They might be thinking long term as well. With the demographics changing, and if Hillary runs , that candidate could have real shot in the next election. This election could be about setting up the name recognition and organization for the next election. I think a strong female candidate, with Hillary on the ticket could make for an interesting race.

  2. 1Timothy6:10 says:

    Democrats would be wise to pick a centrist candidate to be in step with right-leaning Georgians, and stop worrying what the GOP is doing; they’ve done an excellent job so far painting themselves into the far right corner. Saxby actually had some appeal to the left. Dubose Porter should be considered, as should Jason Carter. (The Carter family has shown they can “come from behind”) . You can bet both sides are going to be looking at how their candidates stand on ethics reform in Georgia.

    • Bob Loblaw says:

      “You can bet both sides are going to be looking at how their candidates stand on ethics reform”

      Funny you put “bet” and “ethics” in the same place, since both passed muster at the polls this past Primary. However, I’m wondering why you’re putting your money on a “stand” on “ethics reform”?

      Whose ethics do you want to reform and what ethics should replace those?

    • SingingLawyer says:

      “You can bet both sides are going to be looking at how their candidates stand on ethics reform in Georgia.”

      Yes, because a U.S. Senator has a lot of say in state ethics rules.

  3. ARAR says:

    the Georgia should start now to change the GOP primary rules and move to a convention to elect the Republican Nominee for US Senate. otherwise we will have a bloodbath, see a bunch of money spent, split the party and the Dems will win…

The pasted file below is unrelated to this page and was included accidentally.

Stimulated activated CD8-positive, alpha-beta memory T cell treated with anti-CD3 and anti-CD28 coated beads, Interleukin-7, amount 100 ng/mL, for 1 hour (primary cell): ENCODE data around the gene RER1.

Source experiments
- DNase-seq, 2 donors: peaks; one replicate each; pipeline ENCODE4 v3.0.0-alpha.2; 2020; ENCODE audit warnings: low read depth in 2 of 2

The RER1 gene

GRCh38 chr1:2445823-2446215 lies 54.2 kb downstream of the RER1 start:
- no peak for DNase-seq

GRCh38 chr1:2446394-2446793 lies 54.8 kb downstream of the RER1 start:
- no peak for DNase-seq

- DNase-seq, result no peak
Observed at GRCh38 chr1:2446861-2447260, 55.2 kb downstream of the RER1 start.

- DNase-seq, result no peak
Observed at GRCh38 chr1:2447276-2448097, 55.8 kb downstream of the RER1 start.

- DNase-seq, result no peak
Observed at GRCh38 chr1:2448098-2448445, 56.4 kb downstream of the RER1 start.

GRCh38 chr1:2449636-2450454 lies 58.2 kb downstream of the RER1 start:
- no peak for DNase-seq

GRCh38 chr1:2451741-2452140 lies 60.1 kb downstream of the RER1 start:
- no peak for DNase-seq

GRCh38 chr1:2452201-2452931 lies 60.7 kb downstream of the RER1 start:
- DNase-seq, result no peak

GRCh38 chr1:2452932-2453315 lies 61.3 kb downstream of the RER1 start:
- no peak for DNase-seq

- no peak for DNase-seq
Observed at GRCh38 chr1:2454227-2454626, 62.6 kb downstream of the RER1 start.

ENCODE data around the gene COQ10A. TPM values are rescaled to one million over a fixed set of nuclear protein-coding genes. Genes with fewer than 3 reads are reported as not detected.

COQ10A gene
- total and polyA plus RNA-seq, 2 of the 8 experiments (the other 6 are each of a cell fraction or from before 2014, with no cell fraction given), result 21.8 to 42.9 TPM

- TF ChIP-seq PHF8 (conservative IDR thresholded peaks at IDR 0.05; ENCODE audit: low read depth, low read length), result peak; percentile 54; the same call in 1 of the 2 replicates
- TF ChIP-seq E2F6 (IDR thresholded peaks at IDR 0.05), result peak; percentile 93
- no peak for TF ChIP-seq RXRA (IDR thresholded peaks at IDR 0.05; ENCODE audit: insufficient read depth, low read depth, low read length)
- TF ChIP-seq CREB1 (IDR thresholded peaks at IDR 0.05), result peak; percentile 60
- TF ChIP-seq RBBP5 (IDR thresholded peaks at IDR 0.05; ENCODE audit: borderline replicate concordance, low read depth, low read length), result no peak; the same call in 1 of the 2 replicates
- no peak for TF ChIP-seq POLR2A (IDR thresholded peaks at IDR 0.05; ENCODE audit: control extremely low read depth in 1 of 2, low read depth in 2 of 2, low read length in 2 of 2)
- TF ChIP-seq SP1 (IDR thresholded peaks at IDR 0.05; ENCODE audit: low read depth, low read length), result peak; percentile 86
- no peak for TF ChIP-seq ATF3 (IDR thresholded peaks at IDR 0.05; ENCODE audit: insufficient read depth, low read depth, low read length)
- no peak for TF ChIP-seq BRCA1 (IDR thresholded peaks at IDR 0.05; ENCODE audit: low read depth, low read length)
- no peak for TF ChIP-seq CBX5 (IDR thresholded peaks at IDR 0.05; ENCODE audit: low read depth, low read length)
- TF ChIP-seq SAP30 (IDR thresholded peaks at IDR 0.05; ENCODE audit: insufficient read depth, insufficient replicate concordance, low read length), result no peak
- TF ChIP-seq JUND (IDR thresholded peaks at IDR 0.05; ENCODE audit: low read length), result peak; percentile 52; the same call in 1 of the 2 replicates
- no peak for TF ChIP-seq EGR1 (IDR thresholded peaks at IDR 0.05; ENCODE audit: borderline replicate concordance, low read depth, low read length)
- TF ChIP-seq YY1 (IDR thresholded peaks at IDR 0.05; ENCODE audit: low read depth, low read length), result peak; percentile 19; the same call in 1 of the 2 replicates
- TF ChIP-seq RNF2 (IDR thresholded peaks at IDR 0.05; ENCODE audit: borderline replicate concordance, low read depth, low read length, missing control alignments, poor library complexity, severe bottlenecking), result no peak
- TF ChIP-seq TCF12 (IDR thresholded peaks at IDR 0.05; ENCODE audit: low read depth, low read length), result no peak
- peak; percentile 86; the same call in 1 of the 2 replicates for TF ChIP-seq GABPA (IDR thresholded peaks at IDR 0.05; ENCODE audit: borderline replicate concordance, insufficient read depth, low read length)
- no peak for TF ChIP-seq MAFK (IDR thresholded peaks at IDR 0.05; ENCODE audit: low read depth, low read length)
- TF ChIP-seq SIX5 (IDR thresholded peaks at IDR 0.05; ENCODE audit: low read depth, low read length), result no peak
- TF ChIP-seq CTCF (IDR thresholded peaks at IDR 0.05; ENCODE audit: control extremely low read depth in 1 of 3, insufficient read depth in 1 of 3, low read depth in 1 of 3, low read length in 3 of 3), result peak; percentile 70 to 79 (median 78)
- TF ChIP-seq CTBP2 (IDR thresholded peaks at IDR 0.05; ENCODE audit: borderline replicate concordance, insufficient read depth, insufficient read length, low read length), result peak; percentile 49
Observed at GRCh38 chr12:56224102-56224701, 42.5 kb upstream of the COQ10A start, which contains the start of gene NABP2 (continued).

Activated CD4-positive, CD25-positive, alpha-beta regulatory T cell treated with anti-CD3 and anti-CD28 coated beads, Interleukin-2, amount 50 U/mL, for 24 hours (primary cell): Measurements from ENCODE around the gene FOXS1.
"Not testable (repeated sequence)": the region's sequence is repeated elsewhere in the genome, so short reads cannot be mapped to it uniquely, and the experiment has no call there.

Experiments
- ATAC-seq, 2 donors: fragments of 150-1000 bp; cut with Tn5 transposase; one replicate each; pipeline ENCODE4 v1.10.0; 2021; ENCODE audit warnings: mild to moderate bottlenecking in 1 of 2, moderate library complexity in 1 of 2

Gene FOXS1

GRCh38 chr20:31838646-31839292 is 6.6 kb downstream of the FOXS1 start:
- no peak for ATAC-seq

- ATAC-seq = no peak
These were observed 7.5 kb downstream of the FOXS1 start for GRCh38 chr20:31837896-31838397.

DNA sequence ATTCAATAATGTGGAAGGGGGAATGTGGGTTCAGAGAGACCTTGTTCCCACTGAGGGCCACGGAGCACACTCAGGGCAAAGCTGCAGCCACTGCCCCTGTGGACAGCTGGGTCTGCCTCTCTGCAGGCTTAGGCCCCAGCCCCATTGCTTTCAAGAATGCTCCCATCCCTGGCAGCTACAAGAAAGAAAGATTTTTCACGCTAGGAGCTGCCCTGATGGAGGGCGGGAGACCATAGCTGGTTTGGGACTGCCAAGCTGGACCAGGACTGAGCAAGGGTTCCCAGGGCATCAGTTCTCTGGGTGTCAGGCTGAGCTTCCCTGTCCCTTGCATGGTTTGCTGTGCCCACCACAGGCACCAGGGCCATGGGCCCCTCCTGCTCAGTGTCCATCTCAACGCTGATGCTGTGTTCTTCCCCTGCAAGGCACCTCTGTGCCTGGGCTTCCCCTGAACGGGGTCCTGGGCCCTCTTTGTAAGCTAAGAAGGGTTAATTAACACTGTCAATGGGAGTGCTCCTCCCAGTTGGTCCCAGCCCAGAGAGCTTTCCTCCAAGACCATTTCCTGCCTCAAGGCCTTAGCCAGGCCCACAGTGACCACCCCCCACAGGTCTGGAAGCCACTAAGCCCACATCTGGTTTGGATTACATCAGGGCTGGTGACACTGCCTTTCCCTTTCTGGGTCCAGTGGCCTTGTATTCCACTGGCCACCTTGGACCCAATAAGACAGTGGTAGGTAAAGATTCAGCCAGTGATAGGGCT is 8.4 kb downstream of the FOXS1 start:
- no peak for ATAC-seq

4. Bull Moose says:

    I think there are a few Democrats who would be worth considering: Dubose Porter, Cathy Cox, John Barrow, Jim Marshall, Jason Carter, Thurbert Baker

    On the Republican side, there are a few Republicans who aren’t tainted by so much scandal, baggage, or controversy: Karen Handel, Casey Cagle, Gary Black, David Shafer, Tom Price.

    In my opinion, Paul Broun and Phil Gingrey are unelectable. And Jack Kingston is nearly unelectable given his 22 years already in Washington with not much to show for it.

  5. The Last Democrat in Georgia says:

    The consideration of presumably more conservative Democrats like John Barrow and Michelle Nunn is an encouraging sign that Georgia Democrats are trying to moderate their message by looking at candidates that can appeal to the center-right and help them better compete statewide.

      • The Last Democrat in Georgia says:

        I could see how that might be a valid concern for some onlookers, though one would have to assume that in the current political climate that any potential gains at the statewide level would be greatly appreciated by Georgia Democrats as a whole.

  6. IndyInjun says:

    “Sue Everhart, …said …..The party won’t be playing favorites to anyone.””


    Does she not remember that it was SHE who discouraged any GOP challenge to Chambliss in 2006?

    Hacks in the ‘leadership’ are not the ticket out either.